1943 Farmall M: Removing Countershaft

Final teardown ocurred today, on my 1943 Farmall M.

Countershaft Nut

The final stumbling block was the nut on the countershaft. This nut keeps the countershaft correctly positioned front-to-back in the transmission, and due to the slot cut in the nut, it drives the hydraulic pump. However, what worried me was that as the pump is driven, the nut is torqued tighter and tighter. This tractor is 70 years old – how stuck might this nut be? I’d already tried to remove the nut by slipping a long 38” driver extension in the slot and jumping on it. (As an aside, it is possible to slide several of the upper sliding gears so that it binds the countershaft and prevents it from rotating. This is very useful when the tractor is mostly disassembled, when it’s not possible to use the engine or brakes to prevent the transmission from turning.) But regardless what I did, the nut refused to budge. The extension wanted to pop out of the slot, or bend.

Custom Removal Socket

I was tempted to weld a nut onto the countershaft nut, and use an impact on it. However, I prefer to not destroy components while disassembling. With a 70-year old tractor, it’s not always possible to replace parts with new.

Instead, I modified a socket to have a 12” wide “paddle” on it, which engages with the slot in the countershaft nut. The sacrificial socket was a 12” drive, Chinese-made 10mm socket. For once, the fact that a tool was Chinese-made worked to my advantage! The sockets in this set were all cut from the same diameter stock (rather than stepping down like my Craftsman set, which enables them to fit in smaller places). The relatively small nominal size, combined with the large diameter socket stock material, left some very thick walls. This gave a lot of material to weld the 12” paddle into.

Cut a 1/2" deep and 1/2" wide slot in the socket.  Cut (2) 2.5"
lengths from 1/4" x 1.5" steel.  Weld the lengths together, and
then weld them into the socket.

Wedge the countershaft by sliding the sliding gears on the main
shaft.  Soak the nut with pentrating oil for several hours, then
hit it with an impact wrench.

Paddle socket on impact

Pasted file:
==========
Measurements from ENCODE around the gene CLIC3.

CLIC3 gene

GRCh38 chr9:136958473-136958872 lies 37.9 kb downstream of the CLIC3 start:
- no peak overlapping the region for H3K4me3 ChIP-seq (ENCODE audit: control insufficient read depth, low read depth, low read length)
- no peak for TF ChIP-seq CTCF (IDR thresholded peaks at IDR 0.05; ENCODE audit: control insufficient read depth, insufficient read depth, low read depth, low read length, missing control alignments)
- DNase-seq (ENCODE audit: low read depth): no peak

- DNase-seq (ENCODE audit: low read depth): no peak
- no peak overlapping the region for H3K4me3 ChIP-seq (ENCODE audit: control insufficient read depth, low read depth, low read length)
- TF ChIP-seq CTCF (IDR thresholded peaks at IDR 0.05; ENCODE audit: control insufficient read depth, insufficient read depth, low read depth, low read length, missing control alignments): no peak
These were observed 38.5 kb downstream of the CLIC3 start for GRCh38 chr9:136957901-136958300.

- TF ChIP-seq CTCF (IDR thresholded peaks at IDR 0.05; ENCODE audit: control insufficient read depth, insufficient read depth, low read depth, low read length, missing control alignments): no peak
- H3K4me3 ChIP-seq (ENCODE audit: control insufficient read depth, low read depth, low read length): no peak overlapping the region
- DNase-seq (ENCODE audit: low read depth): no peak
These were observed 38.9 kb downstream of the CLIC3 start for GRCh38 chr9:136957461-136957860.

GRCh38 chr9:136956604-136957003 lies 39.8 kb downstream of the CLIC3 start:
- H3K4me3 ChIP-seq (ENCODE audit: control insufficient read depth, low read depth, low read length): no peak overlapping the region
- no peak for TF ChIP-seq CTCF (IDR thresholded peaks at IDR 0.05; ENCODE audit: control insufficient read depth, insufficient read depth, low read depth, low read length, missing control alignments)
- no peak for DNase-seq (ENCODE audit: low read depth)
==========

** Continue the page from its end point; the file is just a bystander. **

Paddle socket engaged in nut

Countershaft Rear Bearing

After the nut is removed, pound the countershaft towards the rear of the tractor with an aluminum drift, until both bearings disengage. To get the countershaft out, the rear bearing must be pulled off the shaft, then the front of the shaft can be lifted up and out.

If the rear bearing can't be eased off, try using a gear puller.
Certainly, I wouldn't want to simply pull on the bearing unless
you intend to replace it anyway -- you will likely strain it until
it is out-of-round.  But if the inner race is not frozen, you may
be able to spin the bearing off with a gear puller, which is
gentler than beating on the inner race.  Snug up the gear puller
by hand, then spin the bearing and puller arms so that it "climbs"
up the gear puller's main shaft.  This is applying even pressure
so no single ball and no single spot on the race is overly

This worked for my 70-year-old tractor which appears to have had
the transmission opened only once, and has had water in the
transmission.  Still, it came off.  If yours won't budge with
gentle coercion from a puller, try tapping around the inner race
with a long screwdriver.

Reverse Idler

While disassembling my tractor, I briefly (and foolishly) considered whether it was worthwhile to remove the reverse idler. Yes, remove it.

The idler spins on a stationary shaft. The idler is lubricated internally with a brass lining. The brass lining has channels groved in it that pull oil towards the center of the shaft.

Interestingly, the oil is fed into the idler shaft from channels forged into the side of the frame, which are in turn fed from what the main gears throw off. One might hope this is the cleanest possible oil, because the sediments ought to sink rather than get flung. And yet, if trash does get flung into these channels, there is no escape. It will get fed into the reverse idler oiling system, for better or worse.

The oil collector bore in my tractor’s idler shaft was packed with gravel. Seriously, look at this image. The largest rock was the same volume as a misshapen pea.

Gravel from oil collector bore

If the trash fed into the oiler bore is small enough to get pulled into the channels in the brass, it will eat away at the brass. If it is too large, then it will constrict the oil flow and the brass will wear due to oil starvation. Either option is bad. You must clean the trash out.

Remove the bolt holding the shaft in place, then pound the shaft
forwards.  Remove the idler, and clean everything.
Updated June 15, 2014